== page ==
-3
\$\begingroup\$

I need to measure an magnitude of an AC signal with a constant frequency. The problem is offset of the AC signal varies. What I am thinking is filtering the signal and than using Delta Sigma ADC to measure it. However, I haven't experienced any Those ADC's before. Is that a good approach or should I think different solutions.

\$\endgroup\$
  • 1
    \$\begingroup\$ [Olin's edited questions from the answer] To get answers more than just generalities as above, you have to answer: What is the AC frequency? What is the bandwidth of the DC offset? What is the voltage range of the signals? What resolution and accuracy do you need the magnitude result to be? Is the AC waveshape known, like is it always a sine? This is equivalent to asking what harmonic content it has. How often do you need a updated magnitude value? \$\endgroup\$ – Oli Glaser Jul 12 '12 at 22:01
  • \$\begingroup\$ Magnitude needs to be defined as RMS, weighted average, Peak or Peak to Peak. and also dynamic range. To reject drifting DC is not hard with a highpass filter as long as the range of DC "noise" and constant f "signal" is defined. I presume you want best "signal to noise" ratio or SNR and since it is sine. Peak is adequate then convert to RMS. Eliminating the noise is key to accurate results. in this case any ADC works \$\endgroup\$ – Sunnyskyguy EE75 Jul 12 '12 at 23:38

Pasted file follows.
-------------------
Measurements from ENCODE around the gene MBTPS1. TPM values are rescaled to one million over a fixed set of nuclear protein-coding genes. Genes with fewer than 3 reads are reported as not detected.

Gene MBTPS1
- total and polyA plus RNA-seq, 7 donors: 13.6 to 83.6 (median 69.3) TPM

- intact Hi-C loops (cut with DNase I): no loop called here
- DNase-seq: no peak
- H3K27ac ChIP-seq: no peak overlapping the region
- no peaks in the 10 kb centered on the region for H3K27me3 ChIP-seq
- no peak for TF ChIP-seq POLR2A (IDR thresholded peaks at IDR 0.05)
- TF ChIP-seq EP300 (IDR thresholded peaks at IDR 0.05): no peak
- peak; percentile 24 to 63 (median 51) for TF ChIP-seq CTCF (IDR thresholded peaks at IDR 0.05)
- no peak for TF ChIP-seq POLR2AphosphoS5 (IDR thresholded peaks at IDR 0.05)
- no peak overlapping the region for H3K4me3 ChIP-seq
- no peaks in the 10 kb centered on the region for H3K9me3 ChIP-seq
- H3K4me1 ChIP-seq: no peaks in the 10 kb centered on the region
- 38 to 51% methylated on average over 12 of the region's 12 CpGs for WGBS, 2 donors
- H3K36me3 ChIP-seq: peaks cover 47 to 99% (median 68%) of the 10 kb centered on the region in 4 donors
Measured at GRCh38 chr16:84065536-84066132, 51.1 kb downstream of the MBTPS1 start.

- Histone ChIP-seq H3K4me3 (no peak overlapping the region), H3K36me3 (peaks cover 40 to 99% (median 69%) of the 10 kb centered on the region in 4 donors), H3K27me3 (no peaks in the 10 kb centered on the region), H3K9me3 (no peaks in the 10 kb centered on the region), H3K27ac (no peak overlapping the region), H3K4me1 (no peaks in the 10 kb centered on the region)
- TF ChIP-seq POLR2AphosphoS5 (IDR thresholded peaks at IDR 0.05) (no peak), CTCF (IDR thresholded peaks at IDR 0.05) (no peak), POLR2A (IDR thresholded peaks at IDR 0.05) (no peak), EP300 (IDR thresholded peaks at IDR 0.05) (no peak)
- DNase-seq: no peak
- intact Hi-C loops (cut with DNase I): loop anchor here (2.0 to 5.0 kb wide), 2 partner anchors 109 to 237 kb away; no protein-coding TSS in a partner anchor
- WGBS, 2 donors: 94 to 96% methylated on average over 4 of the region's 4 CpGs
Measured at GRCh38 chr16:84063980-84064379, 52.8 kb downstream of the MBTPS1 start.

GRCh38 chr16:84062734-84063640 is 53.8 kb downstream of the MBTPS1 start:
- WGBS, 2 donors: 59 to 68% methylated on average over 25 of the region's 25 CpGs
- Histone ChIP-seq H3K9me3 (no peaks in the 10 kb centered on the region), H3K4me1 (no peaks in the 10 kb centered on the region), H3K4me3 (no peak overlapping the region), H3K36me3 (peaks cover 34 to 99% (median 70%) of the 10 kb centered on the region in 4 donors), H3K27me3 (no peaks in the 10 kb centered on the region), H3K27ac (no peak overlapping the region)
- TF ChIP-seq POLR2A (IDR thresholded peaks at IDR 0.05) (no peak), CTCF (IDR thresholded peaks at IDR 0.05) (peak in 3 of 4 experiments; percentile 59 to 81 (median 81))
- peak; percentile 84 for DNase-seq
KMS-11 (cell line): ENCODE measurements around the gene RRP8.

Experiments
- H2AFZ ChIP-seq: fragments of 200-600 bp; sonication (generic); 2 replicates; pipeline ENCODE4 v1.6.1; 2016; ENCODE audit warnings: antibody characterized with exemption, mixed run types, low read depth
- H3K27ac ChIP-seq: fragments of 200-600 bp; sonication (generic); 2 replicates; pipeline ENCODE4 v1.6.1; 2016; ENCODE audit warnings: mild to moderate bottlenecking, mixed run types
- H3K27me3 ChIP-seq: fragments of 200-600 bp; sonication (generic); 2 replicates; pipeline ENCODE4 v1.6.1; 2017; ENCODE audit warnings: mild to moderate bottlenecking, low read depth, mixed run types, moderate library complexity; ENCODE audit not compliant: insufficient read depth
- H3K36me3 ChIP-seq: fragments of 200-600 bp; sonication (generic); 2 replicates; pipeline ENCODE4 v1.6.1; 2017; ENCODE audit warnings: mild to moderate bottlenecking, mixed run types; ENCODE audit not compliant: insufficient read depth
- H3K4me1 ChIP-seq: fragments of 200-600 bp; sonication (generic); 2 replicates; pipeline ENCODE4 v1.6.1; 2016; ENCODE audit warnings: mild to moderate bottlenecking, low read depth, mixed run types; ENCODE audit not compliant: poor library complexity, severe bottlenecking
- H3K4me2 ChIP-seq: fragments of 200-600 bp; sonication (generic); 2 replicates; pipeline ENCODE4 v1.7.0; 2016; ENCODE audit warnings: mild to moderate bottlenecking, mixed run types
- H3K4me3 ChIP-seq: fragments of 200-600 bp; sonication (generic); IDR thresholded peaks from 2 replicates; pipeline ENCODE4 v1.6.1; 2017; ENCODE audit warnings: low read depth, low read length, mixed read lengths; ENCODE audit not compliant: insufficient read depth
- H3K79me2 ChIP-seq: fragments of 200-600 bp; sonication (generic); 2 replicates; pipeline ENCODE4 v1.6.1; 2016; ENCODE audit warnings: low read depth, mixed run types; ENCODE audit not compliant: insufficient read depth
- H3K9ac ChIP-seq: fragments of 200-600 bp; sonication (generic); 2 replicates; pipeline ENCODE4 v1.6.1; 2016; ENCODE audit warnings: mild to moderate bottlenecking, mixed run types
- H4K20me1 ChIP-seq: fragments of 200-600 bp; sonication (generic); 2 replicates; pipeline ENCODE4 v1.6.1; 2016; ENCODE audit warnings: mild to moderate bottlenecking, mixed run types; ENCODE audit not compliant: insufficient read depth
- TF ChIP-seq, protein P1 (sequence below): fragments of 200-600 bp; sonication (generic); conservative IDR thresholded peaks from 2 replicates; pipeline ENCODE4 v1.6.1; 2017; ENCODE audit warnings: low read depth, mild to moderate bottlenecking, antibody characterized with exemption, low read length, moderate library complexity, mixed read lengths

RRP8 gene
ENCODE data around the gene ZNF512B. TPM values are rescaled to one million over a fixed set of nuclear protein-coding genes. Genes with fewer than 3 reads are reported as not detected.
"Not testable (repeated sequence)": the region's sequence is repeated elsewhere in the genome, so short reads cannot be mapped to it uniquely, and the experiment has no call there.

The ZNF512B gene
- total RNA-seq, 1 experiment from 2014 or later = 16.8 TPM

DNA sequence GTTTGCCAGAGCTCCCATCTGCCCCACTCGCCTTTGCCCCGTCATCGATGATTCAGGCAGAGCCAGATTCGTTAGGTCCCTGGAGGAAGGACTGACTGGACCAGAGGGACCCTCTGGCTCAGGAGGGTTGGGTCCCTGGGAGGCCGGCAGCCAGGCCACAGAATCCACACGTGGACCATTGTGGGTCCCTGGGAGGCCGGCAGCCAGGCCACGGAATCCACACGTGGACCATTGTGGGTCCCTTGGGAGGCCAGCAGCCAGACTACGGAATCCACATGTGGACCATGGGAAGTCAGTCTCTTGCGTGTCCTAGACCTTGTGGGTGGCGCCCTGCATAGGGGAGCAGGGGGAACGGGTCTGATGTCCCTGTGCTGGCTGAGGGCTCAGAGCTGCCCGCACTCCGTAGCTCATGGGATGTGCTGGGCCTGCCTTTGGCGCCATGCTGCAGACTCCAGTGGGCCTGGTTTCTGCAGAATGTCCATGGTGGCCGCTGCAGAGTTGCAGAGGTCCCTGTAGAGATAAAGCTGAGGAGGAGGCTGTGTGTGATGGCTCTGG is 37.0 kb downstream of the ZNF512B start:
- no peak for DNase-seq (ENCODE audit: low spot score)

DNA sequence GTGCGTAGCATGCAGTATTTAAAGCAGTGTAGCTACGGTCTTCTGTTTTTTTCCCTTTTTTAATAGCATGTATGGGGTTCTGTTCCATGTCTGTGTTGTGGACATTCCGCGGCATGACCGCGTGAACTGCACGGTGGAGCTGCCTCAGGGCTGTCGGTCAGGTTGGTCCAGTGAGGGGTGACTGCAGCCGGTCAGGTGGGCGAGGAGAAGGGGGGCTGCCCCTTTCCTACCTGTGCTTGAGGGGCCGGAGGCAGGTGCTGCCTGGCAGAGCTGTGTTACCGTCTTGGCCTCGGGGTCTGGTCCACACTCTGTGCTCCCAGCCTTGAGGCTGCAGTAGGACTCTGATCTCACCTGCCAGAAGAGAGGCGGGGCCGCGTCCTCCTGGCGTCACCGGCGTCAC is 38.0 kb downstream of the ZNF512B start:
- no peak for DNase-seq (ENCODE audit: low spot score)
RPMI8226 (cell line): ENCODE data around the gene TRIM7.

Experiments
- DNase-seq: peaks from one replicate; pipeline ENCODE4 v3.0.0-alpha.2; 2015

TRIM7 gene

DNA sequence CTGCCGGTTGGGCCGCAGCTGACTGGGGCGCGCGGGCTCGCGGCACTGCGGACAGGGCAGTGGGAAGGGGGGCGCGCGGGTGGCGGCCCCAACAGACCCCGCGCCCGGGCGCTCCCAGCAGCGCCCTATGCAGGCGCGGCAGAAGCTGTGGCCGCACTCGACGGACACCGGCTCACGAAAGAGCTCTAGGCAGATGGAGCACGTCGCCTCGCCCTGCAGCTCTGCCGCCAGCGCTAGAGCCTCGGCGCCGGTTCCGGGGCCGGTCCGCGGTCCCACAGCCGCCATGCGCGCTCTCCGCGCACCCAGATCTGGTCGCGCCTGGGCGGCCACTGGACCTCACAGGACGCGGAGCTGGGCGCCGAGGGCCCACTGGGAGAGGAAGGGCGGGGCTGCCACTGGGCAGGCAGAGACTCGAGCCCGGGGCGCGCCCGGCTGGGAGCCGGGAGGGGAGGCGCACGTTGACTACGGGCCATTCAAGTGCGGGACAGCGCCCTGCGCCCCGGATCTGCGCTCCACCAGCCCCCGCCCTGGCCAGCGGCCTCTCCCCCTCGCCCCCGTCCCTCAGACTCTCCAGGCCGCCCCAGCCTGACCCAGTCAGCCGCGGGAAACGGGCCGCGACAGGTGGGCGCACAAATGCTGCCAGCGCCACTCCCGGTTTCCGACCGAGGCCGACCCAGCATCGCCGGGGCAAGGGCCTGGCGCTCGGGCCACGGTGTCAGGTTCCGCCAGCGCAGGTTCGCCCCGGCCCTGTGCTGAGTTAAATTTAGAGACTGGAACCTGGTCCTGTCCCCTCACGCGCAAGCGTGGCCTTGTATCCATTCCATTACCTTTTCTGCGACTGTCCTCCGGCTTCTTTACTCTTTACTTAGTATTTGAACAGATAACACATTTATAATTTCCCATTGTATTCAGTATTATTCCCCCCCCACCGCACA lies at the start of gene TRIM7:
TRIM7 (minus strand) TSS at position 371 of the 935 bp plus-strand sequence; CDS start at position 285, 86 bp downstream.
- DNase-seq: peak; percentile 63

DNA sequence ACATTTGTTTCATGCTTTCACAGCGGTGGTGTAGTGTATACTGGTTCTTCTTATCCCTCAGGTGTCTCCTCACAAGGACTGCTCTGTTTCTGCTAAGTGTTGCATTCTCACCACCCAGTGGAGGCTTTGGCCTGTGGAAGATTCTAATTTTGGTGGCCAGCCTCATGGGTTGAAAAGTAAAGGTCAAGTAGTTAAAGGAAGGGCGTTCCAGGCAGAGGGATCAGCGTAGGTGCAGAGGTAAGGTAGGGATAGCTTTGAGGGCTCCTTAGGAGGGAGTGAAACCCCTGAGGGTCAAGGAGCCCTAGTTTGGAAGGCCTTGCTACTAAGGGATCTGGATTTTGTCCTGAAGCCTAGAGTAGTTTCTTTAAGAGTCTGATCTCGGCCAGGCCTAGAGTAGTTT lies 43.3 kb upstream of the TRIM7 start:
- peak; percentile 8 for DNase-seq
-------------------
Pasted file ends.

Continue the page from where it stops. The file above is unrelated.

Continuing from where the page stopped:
1
\$\begingroup\$

You are getting ahead of yourself. You can't pick a technology before knowing what you want to do.

Delta-sigma is one of several easily available A/D technologies. They can be very high resolution at the expense of speed. However, there is no way to tell whether that is a good tradeoff in your case from the information given.

As for the DC offset, you basically need a high pass filter. Those also can be realized in various ways, including a simple C,R up front or software later. The advantage of putting the high pass filter at the input before the A/D is that it reduces the range the A/D has to have to only the peak to peak AC level.

\$\endgroup\$

Your Answer

By clicking “Post Your Answer”, you agree to our terms of service, privacy policy and cookie policy

Not the answer you're looking for? Browse other questions tagged or ask your own question.